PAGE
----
COLUMBIA, S.C. — In an effort to stem South Carolina’s raging coronavirus outbreak, particularly among young adults he says are gathering in unsafe groupings, Gov. Henry McMaster is shutting off the late-night sale of alcohol at bars and restaurants across the state.
McMaster on Friday said that, starting on Saturday, the 8,000 bars and restaurants across the state licensed to sell alcoholic beverages would have to shut off those sales at 11 p.m. each night.
“We are saying emphatically, it’s time for our younger adults to behave like mature adults,” McMaster said, noting that, while younger people may not get seriously ill from the virus, they could spread it to more vulnerable, older adults. “This is very serious. Wear your mask. Keep that distance.”
For most people, the coronavirus causes mild or moderate symptoms, such as fever and cough. But for others, especially older adults and people with existing health problems, the highly contagious virus can cause severe symptoms and be fatal.
McMaster’s move comes less than a week than a deadly shooting at a Greenville nightclub, where two people were killed and eight others injured. Greenville County Sheriff Hobart Lewis said a “very large crowd” of about 200 people were at the Lavish Lounge on Sunday to see trap rapper Foogiano, an event that went against South Carolina gathering orders due to the pandemic.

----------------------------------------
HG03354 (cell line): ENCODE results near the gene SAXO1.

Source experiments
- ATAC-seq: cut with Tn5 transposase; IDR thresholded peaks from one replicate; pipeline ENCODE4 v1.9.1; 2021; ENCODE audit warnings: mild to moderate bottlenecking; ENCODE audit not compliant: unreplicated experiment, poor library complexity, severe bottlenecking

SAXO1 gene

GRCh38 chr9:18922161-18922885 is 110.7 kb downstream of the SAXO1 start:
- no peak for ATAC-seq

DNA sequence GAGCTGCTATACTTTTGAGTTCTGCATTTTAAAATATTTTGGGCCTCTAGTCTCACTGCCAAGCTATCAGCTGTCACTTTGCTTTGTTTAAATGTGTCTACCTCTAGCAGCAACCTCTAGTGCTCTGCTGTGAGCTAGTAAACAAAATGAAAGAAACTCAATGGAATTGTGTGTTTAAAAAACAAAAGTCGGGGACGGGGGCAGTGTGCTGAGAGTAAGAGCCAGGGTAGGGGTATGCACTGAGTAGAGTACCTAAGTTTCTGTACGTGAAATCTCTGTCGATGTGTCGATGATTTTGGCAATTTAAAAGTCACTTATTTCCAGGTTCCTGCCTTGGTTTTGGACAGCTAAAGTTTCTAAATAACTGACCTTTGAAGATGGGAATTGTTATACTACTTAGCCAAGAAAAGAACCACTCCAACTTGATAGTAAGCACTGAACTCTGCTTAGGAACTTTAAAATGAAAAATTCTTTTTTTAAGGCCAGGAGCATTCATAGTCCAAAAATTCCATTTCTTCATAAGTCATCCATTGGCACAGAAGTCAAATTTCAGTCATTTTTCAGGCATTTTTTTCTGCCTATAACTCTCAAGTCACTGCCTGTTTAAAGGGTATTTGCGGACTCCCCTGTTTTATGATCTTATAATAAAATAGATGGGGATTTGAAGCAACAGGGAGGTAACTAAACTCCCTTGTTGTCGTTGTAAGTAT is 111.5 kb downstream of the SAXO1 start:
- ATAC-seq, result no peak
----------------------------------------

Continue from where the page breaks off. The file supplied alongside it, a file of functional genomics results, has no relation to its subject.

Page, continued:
“That club should not have been opened,” McMaster said Friday, asked if the violence prompted his move.
Director of Public Health Joan Duwve said Friday that the 11,090 confirmed positive tests in South Carolinians between the ages of 21 and 30 represent 22% of the state’s total. Since June 1, she said, the number of confirmed cases in that age group has gone up more than 436%.
“The ages of people who are dying remain predominantly of those who are 65 years of age or older,” Duwve said. “If we all work together now, in six weeks, we will be a healthier, safer South Carolina.”
On Thursday, state health officials said South Carolina had recorded more than 50,000 cases of COVID-19 since the beginning of the pandemic, reporting 1,723 new confirmed cases and 22 additional confirmed deaths. Thus far, 50,548 cases have been confirmed, and 897 in the state have died.
On Friday, Duwve noted that in the past two weeks alone, South Carolina has tallied 42% of its total number of confirmed coronavirus cases.
As the state, along with others, struggles to balance economic and health concerns in the continuing outbreak, McMaster and other state leaders have repeatedly indicated they would not reshutter the economy after businesses began reopening earlier this year. Asked Friday if the state’s skyrocketing confirmed case numbers are evidence that South Carolina began reopening too early, McMaster again said shutting the economy back down isn’t an option.
“We’re not going back and closing businesses,” he said. “We cannot do it.”
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